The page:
Madurai on first impression is a bustling city, yet it feels far less overwhelming than Chennai -- certainly more breathable and finer-smelling. It's known for its temples, which we're going to check out in the next few days, and is close to tomorrow's day-trip in Rameshwaram, 20 miles away from Sri Lanka.

We also swapped hotels after about an hour and 200 rupees ($4-5). The Hotel Supreme ain't as Supreme as the otherwise super-reliable and informative Rough Guide to South India proclaims. We were so looking forward to its space-age night club, a pleasure we may yet indulge. The place we've moved to is new and clean and smells of fresh paint, which we can deal with, and it costs the same (roughly $30 a night).

Look for another entry with photos before we cast our fates to British Airways yet again. Until then, best to all of you and Happy Birthday to Matt! J&J.

Tuesday, January 09, 2007

More from Kerala

Howdy, vicarious travellers!

First off, we never let you all know, our luggage did come, but British Airways failed to process several messages from us that we're no longer in Chennai. So, most of Jim's clothes and some various gifts etc. are back there while we're in Kerala. Oh well. We'll get our revenge.

We promised more from Kerala so we're going to try and catch up here. We last left off in Cochin. A little background on the city -- it was a big hub for the spice trade and features quite a diverse mix of cultures. Kerala in general is more Christian (30%), and Cochin at one time was home to a thriving Jewish population. Like dolts we visited on a Saturday, and our Jewish friends would note this is about the dumbest time to try and check out a synagogue (it was closed).

The Chinese fishing nets in the previous blog post are a remnant of similar cultural interactions, and are still in use and fun to watch. A bustling market around it includes places to buy and cook up the fish, right there.

It's also said that most of the best dining is to be found in hotels. We've had some decent meals in most of the ones we've visited and stayed at, but they have imported 'our' music to varying effects. At the Taj Residency in Ernakulam, we had the pleasure of watching "Cochin's Only All-Girl International Pop Band," a trio of ladies from the Philippines (three vocalist, one a synth wiz) sing: "Smooth Operator," "Hotel California," and other such hits. They weren't so bad that we couldn't get a laugh out of it, and it sure beat today's panflute version of "Lucy in the Sky With Diamonds," during which I died a slow death.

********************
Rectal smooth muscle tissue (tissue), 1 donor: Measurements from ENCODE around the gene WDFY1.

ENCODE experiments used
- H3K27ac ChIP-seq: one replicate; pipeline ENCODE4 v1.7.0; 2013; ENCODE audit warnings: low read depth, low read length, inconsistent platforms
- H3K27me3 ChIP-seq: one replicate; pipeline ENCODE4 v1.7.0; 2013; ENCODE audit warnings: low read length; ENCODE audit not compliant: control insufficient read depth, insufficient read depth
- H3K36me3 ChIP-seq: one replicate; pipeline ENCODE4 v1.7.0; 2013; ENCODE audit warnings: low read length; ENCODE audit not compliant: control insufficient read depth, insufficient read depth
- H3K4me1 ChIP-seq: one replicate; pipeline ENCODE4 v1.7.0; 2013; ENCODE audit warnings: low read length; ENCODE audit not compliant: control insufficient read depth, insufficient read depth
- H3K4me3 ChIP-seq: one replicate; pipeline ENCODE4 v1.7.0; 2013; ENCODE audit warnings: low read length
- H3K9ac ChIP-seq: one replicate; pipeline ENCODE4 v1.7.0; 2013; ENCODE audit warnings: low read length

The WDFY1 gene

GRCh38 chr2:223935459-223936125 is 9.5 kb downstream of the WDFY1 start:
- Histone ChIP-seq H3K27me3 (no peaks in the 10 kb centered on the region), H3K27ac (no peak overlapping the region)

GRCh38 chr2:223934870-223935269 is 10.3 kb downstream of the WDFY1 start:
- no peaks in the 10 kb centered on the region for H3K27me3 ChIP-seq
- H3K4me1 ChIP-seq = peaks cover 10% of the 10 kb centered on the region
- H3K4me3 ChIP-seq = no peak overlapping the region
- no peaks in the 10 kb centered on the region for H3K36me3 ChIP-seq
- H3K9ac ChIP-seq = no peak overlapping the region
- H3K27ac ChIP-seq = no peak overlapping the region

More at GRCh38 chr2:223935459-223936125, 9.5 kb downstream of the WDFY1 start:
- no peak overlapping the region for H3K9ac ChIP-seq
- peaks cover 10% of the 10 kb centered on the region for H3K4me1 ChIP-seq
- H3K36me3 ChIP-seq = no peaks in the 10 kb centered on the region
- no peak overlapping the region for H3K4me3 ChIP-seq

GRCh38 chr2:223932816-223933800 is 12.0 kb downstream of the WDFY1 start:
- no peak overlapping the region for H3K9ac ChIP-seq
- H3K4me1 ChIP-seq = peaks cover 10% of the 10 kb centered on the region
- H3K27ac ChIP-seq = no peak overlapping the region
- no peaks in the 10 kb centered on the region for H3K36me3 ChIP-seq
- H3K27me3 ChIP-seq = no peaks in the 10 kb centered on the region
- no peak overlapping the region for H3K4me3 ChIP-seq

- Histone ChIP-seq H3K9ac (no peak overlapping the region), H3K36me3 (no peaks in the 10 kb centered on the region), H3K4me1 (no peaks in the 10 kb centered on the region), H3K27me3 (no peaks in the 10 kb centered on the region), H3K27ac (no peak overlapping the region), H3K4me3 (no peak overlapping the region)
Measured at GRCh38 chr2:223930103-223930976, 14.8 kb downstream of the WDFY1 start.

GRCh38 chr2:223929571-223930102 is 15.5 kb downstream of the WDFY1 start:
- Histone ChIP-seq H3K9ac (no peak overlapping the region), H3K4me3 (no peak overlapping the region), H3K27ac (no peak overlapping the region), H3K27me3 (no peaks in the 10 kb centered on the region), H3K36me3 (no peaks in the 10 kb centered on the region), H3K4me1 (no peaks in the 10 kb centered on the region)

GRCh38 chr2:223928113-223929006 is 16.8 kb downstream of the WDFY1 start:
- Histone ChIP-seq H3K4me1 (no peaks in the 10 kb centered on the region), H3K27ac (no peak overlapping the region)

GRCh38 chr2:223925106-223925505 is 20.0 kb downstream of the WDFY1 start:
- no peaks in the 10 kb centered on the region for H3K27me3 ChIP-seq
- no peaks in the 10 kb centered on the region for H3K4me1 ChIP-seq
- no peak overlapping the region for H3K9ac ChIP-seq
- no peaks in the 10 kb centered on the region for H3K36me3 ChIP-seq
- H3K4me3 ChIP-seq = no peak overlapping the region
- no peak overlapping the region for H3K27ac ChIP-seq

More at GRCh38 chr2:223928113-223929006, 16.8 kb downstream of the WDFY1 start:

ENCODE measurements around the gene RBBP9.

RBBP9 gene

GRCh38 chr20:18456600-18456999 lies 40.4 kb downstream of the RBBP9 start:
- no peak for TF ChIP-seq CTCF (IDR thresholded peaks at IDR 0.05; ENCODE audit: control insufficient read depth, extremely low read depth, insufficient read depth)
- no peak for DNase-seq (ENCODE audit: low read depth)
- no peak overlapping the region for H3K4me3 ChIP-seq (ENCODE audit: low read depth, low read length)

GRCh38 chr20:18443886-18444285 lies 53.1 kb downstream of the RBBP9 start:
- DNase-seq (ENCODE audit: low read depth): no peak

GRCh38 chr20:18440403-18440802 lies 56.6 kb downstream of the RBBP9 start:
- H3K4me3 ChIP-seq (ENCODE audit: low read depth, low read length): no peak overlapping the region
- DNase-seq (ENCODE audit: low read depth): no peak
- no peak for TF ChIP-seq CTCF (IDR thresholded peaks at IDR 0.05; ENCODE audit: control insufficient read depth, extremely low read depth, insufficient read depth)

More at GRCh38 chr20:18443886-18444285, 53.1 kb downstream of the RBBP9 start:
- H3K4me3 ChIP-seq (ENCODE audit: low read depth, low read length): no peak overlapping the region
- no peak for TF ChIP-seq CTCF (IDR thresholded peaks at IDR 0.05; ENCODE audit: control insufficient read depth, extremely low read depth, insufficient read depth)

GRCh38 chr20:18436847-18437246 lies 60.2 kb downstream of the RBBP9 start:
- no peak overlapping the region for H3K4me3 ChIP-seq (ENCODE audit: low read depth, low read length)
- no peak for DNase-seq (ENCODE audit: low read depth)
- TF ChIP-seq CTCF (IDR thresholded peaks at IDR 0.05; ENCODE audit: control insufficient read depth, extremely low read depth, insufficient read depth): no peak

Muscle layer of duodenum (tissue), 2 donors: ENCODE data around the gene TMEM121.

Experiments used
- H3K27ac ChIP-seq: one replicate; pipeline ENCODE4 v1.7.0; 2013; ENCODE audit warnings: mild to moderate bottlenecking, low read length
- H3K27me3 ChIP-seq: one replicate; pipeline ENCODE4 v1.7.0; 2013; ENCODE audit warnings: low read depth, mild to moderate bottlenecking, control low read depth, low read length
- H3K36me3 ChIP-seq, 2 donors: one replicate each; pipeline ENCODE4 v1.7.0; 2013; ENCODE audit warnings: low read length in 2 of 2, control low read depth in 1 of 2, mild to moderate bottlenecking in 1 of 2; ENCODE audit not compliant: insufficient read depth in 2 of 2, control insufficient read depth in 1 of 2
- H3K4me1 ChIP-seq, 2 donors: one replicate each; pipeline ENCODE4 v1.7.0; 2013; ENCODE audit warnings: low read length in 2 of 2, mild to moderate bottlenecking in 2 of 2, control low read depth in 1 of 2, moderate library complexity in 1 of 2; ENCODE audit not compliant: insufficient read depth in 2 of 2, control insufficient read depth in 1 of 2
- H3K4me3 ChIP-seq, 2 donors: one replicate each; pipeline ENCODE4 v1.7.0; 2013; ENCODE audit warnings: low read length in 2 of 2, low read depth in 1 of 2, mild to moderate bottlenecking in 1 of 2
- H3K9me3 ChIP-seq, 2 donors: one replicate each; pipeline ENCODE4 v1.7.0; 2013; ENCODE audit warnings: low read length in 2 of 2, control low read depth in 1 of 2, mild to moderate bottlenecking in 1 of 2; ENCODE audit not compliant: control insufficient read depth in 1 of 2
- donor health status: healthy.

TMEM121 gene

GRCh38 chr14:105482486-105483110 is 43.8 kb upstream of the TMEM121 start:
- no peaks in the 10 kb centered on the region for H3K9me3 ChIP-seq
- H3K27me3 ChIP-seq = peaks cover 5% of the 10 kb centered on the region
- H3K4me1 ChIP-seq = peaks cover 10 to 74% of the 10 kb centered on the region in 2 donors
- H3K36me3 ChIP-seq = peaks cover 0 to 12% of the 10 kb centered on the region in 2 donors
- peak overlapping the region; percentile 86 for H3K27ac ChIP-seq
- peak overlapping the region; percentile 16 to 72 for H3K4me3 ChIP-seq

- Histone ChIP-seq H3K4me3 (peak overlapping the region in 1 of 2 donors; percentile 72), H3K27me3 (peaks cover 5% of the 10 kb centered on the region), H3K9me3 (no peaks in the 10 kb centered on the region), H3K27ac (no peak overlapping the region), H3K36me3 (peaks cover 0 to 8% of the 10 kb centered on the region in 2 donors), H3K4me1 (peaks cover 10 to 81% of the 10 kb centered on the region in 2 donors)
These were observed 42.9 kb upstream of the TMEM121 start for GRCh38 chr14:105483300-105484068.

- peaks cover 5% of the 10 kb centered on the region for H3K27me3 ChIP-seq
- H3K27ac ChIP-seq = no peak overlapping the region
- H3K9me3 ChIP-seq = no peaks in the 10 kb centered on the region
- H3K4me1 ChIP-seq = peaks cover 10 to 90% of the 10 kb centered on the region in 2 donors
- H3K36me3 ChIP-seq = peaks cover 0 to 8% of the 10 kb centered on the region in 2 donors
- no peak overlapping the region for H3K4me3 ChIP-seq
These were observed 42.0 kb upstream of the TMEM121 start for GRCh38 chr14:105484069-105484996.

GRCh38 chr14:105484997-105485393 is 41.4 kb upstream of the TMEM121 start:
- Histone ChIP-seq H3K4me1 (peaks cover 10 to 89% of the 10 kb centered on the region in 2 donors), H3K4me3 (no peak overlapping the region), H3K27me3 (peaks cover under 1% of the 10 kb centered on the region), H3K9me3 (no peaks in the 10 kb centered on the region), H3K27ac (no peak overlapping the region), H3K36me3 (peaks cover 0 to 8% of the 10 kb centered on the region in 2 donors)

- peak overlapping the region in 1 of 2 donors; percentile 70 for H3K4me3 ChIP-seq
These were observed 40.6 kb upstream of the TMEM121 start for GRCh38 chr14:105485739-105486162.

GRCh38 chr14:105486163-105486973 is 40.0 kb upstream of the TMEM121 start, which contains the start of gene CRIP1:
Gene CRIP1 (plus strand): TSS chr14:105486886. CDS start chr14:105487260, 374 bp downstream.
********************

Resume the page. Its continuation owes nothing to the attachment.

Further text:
"Material Girl" count on this trip: 3.

We also wish to report that this blog is being written in the midst of a rowdy game of Bingo at the Activity Centre.

After Cochin we went on a thrilling 24-hour boat ride through the backwaters of Kerala. Here are some photos:

This was the sort of boat we rode on (though not ours, obviously). There were a good number of them on the water.

Jim looking like William Reid of Jesus and Mary Chain. Just like honey.

Jenny drinking straight from the coconut. She's a wild one.

A nice sunset and sunrise from the boat.

We also got to listen to Michael Jackson, Madonna, and some horrible ballad-y dreck before we requested that we hear nothing we could ever be assaulted with back home. Luckily we were obliged with some Malayalam hits of which the worst only had a cheesy guitar solo.